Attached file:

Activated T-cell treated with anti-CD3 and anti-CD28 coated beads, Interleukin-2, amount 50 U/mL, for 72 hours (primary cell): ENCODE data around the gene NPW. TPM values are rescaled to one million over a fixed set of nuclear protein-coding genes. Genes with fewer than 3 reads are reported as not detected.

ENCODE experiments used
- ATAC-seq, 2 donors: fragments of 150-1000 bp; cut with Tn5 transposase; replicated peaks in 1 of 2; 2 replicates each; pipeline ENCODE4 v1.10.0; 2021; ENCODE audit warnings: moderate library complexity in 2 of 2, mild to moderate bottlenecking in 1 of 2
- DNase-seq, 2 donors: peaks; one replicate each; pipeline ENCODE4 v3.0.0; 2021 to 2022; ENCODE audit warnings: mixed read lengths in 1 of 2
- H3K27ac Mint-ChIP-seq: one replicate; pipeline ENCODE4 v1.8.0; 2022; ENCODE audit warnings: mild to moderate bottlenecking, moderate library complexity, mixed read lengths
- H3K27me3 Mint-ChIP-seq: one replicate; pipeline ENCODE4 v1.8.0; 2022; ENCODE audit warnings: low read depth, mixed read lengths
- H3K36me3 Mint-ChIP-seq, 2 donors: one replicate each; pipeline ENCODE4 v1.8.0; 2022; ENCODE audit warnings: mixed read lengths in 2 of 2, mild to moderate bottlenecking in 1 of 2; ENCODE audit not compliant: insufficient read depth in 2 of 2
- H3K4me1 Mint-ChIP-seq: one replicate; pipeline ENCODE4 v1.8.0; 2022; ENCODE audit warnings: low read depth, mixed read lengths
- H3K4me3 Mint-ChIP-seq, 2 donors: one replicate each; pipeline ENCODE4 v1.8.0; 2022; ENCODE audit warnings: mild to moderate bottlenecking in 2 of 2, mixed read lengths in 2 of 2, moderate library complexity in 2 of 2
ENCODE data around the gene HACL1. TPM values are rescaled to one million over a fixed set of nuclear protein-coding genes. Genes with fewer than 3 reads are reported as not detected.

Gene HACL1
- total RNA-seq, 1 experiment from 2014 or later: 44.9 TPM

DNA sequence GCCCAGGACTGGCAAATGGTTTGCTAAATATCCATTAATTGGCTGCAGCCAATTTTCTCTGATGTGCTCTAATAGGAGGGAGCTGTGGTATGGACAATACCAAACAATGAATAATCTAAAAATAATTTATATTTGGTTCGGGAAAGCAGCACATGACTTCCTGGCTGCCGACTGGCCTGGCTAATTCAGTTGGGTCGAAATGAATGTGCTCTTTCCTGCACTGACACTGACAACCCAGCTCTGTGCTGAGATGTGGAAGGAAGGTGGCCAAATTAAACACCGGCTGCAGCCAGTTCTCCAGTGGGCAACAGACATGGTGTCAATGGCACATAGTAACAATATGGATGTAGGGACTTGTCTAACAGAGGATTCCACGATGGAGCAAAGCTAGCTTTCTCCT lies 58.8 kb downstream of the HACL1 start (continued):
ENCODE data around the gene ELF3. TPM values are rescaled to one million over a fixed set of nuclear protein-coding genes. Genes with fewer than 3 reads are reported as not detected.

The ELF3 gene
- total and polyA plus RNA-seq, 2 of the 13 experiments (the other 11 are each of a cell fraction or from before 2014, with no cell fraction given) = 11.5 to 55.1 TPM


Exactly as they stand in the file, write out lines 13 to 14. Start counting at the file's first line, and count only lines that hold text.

DNA sequence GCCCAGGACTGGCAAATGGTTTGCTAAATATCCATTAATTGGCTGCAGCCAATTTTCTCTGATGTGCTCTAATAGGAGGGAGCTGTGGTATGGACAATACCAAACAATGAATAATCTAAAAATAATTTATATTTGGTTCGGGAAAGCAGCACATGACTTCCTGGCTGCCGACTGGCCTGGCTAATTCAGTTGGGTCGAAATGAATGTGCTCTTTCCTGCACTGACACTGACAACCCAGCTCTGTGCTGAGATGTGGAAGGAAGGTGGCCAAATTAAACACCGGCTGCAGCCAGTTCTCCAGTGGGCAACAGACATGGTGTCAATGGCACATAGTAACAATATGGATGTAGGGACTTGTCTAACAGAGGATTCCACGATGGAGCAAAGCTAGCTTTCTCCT lies 58.8 kb downstream of the HACL1 start (continued):
ENCODE data around the gene ELF3. TPM values are rescaled to one million over a fixed set of nuclear protein-coding genes. Genes with fewer than 3 reads are reported as not detected.